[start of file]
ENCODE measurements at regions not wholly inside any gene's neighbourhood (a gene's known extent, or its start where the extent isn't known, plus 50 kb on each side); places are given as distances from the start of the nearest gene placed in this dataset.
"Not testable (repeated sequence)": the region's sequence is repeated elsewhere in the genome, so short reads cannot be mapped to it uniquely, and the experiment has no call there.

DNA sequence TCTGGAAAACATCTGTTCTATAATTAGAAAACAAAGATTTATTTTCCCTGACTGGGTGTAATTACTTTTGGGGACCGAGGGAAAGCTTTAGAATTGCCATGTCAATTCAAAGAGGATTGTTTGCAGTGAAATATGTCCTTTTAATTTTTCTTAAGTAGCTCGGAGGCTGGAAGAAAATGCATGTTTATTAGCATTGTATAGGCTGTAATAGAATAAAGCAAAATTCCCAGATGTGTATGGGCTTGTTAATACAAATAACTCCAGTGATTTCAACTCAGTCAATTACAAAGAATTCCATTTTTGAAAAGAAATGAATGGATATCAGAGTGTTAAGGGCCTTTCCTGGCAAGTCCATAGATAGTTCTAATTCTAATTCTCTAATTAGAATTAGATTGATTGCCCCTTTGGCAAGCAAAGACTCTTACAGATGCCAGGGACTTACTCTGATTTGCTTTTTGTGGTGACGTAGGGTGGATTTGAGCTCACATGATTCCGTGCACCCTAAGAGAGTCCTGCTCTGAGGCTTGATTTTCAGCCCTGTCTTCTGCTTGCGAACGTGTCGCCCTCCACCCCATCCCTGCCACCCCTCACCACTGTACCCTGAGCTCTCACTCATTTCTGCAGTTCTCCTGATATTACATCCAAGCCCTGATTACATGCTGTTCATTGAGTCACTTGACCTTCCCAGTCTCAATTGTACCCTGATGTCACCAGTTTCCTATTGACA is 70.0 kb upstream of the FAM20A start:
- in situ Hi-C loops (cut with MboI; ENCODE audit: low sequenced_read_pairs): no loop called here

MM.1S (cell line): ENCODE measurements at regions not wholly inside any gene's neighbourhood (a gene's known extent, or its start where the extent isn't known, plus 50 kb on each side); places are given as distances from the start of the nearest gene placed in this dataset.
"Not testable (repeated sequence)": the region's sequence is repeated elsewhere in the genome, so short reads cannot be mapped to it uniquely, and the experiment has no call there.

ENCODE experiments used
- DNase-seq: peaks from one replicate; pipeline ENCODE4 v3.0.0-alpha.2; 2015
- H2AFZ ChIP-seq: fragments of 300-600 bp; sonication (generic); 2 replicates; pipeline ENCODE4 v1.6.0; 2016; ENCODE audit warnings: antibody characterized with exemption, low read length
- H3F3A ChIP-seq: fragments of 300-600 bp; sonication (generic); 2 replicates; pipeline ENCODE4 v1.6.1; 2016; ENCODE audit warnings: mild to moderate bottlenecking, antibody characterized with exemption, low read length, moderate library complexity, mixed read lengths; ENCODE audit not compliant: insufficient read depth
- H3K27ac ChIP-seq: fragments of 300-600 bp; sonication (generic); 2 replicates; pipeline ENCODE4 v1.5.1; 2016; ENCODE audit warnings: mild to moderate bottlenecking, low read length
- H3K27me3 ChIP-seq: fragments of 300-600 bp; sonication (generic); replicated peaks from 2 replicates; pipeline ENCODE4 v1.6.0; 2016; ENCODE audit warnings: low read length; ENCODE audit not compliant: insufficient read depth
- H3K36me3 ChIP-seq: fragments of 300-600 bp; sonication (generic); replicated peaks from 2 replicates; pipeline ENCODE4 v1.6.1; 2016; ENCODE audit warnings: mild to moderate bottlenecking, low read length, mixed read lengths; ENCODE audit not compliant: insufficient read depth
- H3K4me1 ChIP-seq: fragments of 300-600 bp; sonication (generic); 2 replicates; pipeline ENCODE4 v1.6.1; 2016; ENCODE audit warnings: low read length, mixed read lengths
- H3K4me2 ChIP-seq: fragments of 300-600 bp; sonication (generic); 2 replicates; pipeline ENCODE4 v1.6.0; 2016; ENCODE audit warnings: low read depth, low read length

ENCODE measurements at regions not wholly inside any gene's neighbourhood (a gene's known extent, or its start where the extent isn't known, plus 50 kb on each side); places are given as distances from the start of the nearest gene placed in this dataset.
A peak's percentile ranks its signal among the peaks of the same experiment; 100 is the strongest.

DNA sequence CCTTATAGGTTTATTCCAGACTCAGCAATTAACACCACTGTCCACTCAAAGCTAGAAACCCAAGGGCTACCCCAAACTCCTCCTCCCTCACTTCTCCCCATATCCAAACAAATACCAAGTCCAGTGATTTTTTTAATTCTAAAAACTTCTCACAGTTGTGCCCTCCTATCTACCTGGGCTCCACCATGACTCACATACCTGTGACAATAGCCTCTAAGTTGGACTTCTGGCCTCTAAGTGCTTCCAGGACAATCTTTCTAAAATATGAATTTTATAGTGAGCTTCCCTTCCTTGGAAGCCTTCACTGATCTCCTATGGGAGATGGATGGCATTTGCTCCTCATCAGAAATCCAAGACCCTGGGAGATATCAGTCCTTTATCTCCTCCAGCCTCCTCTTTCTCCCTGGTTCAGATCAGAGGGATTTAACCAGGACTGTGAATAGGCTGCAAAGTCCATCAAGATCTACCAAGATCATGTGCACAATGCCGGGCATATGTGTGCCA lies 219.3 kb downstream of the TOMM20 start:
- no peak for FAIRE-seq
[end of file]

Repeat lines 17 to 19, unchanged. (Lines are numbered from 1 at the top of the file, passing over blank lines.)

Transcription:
A peak's percentile ranks its signal among the peaks of the same experiment; 100 is the strongest.

DNA sequence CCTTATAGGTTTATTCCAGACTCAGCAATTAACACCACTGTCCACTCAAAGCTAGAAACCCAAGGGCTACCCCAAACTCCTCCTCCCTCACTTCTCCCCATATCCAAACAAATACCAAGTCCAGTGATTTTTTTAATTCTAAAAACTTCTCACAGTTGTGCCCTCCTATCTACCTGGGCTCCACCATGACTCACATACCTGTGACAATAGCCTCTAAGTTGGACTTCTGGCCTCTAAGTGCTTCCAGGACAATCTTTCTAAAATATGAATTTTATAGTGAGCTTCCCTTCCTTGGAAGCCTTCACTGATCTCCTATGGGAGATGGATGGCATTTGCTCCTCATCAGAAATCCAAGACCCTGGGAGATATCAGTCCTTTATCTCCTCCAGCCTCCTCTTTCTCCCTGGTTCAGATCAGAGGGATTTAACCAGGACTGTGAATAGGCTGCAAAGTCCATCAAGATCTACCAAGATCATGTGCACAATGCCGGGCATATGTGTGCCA lies 219.3 kb downstream of the TOMM20 start:
- no peak for FAIRE-seq